Sunday, July 8, 2018

the time i got four tickets.

This week's challenge: a story from high school.

   It was the summer before my junior year of high school. Fourth of July specifically. I don't remember who exactly - but I believe it was a friend's sister who was getting married that night. If you're that friend, or that sister reading, then hi - your wedding night was the night I got four tickets.

   In typical fashion, there was always a plan. My friends did a lot of drugs, drank a lot of alcohol, but they were punctual about it. We always knew what we were doing, where we were doing it at, and where we would end the night at. I'm going to skip the super logistics of this night so this post doesn't get even longer than it is but that night my older friend was going to lend me & my friends her car for the night so that she could go out to the bar and have a designated driver to come get her and so that we could have a car to drive around town on our evening. I was 16, I didn't have a license but none of my friends did either. I was in the middle of driving school with my best friend so I at least had a permit. I drove for a very long time in high school without getting a license but I was getting it together that summer. However, I was always the extra responsible one of my friend group. Please don't mistake my words for anything negative about my friends. It's just how we worked. They did all the ~things~ on the regular, and I was always there in case anything went wrong and on the nights that I did want to do ~things~ there was always someone there also who wouldn't do the ~things~ to make sure I was okay. We were a beautiful group of idiots, and I loved them all so much.

   So this night, I was going out with my gals and token guy friend. We went to said wedding, hung out but ended up deciding we'd rather be at someone's house hanging out, watching fireworks pop up around the city since it was the fourth and all. We decided to leave. It was raining that night and we were about 3 blocks away from our destination when police lights began to go off behind me. It couldn't be for me because I was the most safe driver since I was paranoid about not having a license. However, as we continued on down the road, my friends began to point out that those lights were in fact - for me. Panicked to my core, I pulled over conveniently right by my high school's soccer fields. It was a lady cop who shined her lights in all the windows before making her way to mine. She was already suspicious but she told me firstly why she pulled me over: the back tail light on my friend's car was out.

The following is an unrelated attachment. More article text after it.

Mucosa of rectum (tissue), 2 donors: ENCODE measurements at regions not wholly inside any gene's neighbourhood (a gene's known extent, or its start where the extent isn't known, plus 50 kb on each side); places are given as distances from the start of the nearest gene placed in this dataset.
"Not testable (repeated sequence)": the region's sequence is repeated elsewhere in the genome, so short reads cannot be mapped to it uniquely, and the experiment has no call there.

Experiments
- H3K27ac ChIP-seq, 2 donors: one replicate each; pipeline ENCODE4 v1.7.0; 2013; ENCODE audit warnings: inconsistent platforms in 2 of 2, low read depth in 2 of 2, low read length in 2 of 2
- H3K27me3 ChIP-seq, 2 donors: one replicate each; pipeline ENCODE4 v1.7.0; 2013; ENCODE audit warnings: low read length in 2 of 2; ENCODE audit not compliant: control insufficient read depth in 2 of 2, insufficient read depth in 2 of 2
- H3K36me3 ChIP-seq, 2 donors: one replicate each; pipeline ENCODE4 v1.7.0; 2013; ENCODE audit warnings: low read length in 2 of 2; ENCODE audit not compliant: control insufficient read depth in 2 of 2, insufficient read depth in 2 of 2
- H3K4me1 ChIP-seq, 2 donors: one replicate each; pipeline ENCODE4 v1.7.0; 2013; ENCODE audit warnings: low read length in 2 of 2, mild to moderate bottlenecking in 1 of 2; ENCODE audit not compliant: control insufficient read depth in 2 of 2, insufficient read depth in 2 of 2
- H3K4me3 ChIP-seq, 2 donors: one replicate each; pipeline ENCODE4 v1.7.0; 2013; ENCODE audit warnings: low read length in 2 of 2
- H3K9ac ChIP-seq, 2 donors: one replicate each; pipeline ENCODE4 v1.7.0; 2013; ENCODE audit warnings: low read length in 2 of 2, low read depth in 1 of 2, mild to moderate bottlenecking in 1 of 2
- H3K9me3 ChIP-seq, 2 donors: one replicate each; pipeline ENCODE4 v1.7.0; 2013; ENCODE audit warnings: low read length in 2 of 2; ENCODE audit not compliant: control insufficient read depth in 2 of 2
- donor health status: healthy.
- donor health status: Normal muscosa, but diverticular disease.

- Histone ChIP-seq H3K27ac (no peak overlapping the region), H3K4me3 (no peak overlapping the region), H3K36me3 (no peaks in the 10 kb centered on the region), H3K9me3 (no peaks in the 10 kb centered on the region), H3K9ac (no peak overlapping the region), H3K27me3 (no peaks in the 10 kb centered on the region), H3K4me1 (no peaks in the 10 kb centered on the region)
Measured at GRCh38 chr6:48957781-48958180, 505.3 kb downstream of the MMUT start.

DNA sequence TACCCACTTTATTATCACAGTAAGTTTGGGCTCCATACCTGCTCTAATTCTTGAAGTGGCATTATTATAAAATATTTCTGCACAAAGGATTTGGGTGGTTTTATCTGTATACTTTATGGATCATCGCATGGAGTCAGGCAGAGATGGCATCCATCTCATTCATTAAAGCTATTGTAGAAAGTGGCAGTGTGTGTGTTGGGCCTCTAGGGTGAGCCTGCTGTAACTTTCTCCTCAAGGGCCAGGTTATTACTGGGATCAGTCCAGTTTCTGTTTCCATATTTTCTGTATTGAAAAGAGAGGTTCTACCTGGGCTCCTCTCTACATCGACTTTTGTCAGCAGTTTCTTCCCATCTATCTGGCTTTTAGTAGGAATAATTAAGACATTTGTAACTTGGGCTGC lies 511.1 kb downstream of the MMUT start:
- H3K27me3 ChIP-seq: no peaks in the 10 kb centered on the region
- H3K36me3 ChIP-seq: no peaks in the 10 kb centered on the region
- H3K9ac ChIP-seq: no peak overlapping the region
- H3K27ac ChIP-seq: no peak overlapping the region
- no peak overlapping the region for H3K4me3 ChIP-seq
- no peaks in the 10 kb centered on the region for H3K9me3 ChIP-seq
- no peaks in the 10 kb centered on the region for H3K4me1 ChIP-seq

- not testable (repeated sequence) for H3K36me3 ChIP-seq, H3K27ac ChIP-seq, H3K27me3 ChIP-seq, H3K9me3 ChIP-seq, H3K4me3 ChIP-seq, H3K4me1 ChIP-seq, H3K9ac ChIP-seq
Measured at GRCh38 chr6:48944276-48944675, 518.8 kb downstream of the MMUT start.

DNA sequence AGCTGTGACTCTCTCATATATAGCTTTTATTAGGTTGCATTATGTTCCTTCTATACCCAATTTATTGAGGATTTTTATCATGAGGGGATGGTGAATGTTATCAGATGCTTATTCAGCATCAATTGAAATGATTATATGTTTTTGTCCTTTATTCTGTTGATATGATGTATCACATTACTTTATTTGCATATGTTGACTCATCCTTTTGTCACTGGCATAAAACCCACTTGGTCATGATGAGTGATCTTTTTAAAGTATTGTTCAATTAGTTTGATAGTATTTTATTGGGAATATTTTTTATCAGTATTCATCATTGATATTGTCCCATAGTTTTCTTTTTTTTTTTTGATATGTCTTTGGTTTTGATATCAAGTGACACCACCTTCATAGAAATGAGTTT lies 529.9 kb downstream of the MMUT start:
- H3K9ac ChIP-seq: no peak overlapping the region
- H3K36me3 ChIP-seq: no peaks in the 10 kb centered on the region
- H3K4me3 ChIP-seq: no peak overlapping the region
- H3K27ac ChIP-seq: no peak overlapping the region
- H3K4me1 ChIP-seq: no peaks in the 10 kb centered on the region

Although we were sitting outside with this cop and eventually another cop she called to help her issue tickets to five people for around 3 hours, most of it feels like a blur now. I remember telling her straight up that I didn't have a license. I figured I was already going to be in a mess so might as well be honest about it. I remember her telling us to all call our parents and me hearing my friends break the news to their parents that they were on the side of the road getting a ticket for being out past curfew when most of their parents thought we were at the wedding. One of my friends specifically had snuck out of his house because he was on probation already and so his mom was EXTRA angry when she found out he wasn't in his room. And lastly, one of my friends' parents wouldn't answer and the police said she would be put in juvenile detention overnight if they didn't eventually pick up. I stood with that friend in the pouring rain while she cried her eyes out in fear, and me casually side eyeing the car and hoping they didn't search it and find the handle of alcohol underneath the seat. To both of our advantage, they didn't search the car and they let her be released to someone else's parents.